Innovative Approaches to Investigating Social Determinants of Health - Social Networks, Environmental Effects and Intersectionality
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CitationEvans, Clare Rosenfeld. 2015. Innovative Approaches to Investigating Social Determinants of Health - Social Networks, Environmental Effects and Intersectionality. Doctoral dissertation, Harvard T.H. Chan School of Public Health.
AbstractContexts are important social determinants of individual health trajectories and population level patterns of health disparities. This dissertation examines three types of contexts—social networks, physical environments, and social positions—using innovative quantitative approaches. Chapter 1 examines the intersectional social positions created by interlocking social identities—race/ethnicity, sex, income, education, and age—and their relationship to health disparities in the obesity epidemic. We outline an innovative analytic approach to evaluating intersectionality using multilevel models. After adjustment for the contributions of the main effects, a large intersectional effect remains. While clear social patterning emerges, interactions are not necessarily patterned according to ‘multiple jeopardy’ and ‘multiplicative benefit’ as might have been expected. These findings reveal the complex social patterning of the obesity epidemic, and challenge us to consider possible refinements to intersectionality theory.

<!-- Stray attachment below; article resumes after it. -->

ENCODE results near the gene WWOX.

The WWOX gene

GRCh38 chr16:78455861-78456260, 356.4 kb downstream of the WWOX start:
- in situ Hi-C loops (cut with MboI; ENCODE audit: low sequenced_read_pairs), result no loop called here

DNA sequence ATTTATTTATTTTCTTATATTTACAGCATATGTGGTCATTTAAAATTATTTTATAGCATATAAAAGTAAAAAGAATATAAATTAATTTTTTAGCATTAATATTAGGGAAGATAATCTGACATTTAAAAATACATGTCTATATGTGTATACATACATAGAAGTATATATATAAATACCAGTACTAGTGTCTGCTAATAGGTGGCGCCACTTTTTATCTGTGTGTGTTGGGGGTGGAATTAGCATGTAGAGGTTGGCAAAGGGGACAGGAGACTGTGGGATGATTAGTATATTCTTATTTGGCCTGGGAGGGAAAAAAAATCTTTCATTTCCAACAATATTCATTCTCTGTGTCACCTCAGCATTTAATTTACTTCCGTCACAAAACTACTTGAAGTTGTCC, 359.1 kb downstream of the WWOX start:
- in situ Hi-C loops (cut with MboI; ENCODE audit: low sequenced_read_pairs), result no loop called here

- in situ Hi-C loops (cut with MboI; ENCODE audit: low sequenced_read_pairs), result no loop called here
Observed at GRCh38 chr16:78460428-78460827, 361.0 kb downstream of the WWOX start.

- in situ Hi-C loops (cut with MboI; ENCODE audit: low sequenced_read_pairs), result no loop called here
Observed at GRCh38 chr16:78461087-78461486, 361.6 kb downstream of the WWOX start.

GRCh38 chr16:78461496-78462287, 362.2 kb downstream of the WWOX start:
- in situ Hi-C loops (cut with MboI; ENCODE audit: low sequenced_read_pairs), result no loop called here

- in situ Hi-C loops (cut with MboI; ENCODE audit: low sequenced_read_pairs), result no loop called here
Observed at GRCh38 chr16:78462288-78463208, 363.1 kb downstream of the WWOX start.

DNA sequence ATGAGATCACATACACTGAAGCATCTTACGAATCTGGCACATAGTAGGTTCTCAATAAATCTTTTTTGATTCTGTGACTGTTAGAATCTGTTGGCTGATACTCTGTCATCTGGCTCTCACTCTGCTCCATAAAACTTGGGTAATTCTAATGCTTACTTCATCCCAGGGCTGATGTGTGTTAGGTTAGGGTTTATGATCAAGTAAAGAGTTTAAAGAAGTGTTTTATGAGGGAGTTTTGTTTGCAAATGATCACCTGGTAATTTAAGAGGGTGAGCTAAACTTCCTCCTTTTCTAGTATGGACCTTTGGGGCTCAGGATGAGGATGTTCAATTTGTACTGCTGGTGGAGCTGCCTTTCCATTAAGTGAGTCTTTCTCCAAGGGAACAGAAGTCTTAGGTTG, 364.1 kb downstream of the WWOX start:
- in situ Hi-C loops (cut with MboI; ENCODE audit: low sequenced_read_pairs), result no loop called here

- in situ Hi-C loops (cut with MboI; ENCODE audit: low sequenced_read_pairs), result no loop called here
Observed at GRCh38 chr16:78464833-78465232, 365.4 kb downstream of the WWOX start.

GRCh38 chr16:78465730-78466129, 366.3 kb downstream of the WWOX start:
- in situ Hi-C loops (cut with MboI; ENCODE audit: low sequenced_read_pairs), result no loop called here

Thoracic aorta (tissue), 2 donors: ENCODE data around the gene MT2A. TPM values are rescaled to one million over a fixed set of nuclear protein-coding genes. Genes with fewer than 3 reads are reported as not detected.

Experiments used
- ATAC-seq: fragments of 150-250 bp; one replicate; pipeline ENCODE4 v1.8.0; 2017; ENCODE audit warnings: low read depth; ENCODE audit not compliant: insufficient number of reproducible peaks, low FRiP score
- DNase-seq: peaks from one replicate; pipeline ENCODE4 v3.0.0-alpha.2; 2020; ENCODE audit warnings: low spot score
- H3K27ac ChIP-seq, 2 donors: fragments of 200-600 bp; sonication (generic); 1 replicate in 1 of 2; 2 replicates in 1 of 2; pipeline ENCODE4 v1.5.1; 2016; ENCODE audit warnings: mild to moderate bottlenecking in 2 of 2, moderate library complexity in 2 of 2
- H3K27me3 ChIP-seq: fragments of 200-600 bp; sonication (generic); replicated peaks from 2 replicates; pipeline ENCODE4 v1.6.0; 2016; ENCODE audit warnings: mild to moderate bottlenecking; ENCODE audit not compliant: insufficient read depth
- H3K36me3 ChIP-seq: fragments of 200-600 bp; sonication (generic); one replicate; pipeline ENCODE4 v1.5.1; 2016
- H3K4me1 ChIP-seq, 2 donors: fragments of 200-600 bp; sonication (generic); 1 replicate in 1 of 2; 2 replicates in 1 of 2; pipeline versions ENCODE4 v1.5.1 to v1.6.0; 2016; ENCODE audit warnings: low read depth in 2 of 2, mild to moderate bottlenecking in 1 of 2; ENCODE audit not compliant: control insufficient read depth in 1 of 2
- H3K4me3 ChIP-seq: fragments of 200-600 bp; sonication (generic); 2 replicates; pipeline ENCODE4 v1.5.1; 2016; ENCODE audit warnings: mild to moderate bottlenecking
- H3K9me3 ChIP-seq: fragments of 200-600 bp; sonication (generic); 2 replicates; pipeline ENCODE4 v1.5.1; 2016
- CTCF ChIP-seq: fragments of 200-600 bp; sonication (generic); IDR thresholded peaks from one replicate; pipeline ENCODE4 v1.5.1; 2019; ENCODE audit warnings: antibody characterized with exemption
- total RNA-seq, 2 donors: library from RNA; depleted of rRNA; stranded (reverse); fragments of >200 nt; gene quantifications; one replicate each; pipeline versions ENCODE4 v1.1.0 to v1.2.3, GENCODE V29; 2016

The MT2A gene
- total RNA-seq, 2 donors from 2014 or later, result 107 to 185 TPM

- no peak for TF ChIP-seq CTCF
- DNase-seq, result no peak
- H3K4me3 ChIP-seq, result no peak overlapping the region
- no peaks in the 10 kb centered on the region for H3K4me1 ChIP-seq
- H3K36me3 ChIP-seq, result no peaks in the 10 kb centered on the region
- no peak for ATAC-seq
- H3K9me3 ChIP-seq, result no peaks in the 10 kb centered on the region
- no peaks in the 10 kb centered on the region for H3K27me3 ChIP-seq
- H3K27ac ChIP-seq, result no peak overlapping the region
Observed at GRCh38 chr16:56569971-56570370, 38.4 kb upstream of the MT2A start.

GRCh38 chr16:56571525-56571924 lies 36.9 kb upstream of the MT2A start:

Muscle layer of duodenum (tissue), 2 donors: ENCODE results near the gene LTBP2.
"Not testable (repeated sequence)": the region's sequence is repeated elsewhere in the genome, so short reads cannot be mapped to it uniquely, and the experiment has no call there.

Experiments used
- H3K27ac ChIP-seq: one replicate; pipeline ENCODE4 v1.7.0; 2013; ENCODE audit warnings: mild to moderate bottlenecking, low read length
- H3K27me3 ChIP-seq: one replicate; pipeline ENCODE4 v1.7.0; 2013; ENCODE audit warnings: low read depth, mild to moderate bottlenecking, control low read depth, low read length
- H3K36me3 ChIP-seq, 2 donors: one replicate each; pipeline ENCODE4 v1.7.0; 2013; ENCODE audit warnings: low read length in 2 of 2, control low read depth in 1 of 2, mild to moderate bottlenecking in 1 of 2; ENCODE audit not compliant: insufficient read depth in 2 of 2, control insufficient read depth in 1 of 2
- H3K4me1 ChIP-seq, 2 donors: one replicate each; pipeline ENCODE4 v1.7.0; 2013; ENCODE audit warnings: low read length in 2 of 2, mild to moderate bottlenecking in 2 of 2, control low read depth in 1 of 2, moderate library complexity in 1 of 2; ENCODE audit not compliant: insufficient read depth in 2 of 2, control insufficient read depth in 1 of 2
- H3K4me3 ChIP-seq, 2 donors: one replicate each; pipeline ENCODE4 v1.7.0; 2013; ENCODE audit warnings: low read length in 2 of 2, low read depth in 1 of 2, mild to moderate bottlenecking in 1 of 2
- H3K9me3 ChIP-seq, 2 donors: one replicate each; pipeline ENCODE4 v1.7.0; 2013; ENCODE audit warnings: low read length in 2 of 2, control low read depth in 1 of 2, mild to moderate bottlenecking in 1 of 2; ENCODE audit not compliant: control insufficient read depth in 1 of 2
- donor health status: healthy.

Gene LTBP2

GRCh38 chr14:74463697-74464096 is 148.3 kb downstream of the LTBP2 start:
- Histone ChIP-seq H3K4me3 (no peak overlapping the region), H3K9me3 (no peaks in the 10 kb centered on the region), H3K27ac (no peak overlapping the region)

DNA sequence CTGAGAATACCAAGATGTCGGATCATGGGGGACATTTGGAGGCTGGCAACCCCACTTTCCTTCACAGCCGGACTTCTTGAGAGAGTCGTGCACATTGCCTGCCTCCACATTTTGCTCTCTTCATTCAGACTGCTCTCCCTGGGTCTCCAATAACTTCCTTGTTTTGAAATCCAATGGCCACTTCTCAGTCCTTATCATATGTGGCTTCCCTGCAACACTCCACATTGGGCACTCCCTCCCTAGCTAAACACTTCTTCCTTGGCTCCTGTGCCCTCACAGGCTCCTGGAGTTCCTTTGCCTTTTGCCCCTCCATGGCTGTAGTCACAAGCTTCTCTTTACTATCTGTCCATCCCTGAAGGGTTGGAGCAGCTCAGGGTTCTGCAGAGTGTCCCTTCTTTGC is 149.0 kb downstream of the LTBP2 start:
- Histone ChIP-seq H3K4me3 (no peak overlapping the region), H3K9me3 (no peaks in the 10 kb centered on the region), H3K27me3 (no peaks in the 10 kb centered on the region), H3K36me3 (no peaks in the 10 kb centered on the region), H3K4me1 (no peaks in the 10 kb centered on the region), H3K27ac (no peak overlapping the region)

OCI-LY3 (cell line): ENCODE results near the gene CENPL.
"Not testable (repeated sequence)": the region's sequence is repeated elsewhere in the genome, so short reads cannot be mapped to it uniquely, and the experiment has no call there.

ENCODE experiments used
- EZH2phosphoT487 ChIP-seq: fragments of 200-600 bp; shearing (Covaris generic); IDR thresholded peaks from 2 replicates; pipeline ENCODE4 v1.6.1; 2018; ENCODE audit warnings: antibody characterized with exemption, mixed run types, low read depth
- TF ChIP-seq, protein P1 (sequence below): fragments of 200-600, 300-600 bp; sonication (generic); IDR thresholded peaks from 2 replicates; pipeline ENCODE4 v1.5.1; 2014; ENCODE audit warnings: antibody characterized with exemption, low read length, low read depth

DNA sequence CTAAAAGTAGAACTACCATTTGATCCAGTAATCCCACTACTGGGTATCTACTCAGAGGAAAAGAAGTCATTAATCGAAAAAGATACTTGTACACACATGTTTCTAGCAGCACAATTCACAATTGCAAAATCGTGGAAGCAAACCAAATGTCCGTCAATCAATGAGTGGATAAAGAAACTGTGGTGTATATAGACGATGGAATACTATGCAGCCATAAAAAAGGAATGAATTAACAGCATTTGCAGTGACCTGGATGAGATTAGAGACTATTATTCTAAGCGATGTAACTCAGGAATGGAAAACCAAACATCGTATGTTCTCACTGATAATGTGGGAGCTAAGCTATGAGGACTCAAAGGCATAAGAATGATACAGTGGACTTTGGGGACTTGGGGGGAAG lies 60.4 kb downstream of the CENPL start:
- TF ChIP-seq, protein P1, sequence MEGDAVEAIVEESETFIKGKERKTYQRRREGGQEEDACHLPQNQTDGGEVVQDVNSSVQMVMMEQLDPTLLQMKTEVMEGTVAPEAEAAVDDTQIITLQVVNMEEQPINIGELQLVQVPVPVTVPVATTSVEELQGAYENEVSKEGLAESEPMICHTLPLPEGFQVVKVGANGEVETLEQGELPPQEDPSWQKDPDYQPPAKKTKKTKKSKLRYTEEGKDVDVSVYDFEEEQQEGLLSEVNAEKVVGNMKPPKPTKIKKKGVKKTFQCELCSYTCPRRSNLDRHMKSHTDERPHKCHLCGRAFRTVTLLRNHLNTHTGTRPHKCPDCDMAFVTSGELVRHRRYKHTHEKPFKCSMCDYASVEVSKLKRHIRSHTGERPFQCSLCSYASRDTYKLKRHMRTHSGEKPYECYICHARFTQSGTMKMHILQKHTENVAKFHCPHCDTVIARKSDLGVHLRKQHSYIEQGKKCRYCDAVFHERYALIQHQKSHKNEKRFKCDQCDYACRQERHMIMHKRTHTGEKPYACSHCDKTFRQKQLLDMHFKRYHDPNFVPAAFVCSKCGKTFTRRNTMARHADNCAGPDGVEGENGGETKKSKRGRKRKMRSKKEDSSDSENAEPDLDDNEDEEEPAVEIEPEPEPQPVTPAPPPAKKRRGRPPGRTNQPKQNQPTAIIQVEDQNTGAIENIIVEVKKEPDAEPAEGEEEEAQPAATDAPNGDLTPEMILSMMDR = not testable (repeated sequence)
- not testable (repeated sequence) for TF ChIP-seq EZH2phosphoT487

Chapter 2 evaluates whether U.S. adolescent social networks are segregated by family income level. Network segregation or integration may affect adolescent health trajectories through a variety of pathways, yet the extent to which networks are socioeconomically segregated is poorly understood. We approach the evaluation of income segregation through a novel lens by explicitly considering three scales of analysis within social networks: the network community level, the dyadic level, and a level in between. We find evidence of income segregation at all three levels, though this segregation is neither extreme nor universal. Family income appears to be a socially salient factor in the structure of adolescent social networks.
In Chapter 3, three contexts of relevance to the adolescent obesity epidemic—schools, neighborhoods, and social networks—are examined simultaneously. Using a novel combination of social network community detection and cross-classified multilevel modeling, we compare the contributions of each of these contexts to the total variation in adolescent body mass index. After adjusting for relevant covariates, we find that the school-level and neighborhood-level contributions to the variance are modest compared with the network community-level. These results are robust to multiple sensitivity tests. This study highlights the salience of adolescent social networks and indicates that they may be a promising context to address in the design of health promotion programs.
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